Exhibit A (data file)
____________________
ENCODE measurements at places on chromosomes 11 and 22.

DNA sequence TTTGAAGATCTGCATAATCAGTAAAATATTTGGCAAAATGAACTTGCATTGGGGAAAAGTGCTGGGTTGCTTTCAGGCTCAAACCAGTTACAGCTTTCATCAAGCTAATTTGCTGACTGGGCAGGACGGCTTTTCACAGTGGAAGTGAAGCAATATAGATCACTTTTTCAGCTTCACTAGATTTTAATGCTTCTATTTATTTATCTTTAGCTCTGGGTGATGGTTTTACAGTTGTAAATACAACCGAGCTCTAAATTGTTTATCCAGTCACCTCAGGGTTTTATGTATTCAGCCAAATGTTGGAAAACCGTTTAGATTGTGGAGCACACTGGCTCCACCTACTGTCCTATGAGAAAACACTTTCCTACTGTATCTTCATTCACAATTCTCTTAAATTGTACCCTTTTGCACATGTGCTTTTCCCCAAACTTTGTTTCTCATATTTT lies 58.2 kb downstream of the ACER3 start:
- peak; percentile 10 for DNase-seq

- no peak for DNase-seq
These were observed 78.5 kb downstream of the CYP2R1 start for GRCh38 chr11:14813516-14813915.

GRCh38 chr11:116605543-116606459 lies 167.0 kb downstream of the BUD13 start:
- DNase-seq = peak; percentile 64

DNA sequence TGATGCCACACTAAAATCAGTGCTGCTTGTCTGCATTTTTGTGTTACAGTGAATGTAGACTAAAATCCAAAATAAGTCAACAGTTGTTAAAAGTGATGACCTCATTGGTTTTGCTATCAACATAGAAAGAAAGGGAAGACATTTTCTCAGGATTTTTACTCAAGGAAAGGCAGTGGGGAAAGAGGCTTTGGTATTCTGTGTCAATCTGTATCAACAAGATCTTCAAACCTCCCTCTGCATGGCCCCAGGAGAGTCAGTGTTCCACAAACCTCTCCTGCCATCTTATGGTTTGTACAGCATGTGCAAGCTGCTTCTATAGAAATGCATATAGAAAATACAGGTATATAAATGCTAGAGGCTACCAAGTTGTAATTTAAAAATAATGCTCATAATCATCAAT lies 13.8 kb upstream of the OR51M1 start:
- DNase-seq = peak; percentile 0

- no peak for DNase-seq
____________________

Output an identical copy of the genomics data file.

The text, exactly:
ENCODE measurements at places on chromosomes 11 and 22.

DNA sequence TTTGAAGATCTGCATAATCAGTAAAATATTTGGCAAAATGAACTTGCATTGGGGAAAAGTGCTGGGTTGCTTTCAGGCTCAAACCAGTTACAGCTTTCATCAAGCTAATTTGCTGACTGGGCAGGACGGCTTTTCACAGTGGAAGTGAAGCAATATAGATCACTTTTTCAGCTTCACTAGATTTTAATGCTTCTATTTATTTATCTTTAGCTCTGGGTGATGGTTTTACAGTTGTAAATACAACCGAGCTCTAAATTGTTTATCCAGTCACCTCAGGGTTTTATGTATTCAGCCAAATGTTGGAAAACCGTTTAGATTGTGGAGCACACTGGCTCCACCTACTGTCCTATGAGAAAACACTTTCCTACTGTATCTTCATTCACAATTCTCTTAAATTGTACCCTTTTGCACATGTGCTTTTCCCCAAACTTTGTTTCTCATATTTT lies 58.2 kb downstream of the ACER3 start:
- peak; percentile 10 for DNase-seq

- no peak for DNase-seq
These were observed 78.5 kb downstream of the CYP2R1 start for GRCh38 chr11:14813516-14813915.

GRCh38 chr11:116605543-116606459 lies 167.0 kb downstream of the BUD13 start:
- DNase-seq = peak; percentile 64

DNA sequence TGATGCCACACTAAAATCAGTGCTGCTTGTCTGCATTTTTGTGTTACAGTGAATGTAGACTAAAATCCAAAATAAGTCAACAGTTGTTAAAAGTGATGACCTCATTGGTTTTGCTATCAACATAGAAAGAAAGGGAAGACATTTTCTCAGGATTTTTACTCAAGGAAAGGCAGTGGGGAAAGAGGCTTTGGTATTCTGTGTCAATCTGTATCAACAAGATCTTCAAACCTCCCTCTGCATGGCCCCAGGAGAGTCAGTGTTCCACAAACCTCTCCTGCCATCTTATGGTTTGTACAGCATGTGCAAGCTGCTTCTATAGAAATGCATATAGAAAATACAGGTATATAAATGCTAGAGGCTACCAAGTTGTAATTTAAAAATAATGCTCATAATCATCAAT lies 13.8 kb upstream of the OR51M1 start:
- DNase-seq = peak; percentile 0

- no peak for DNase-seq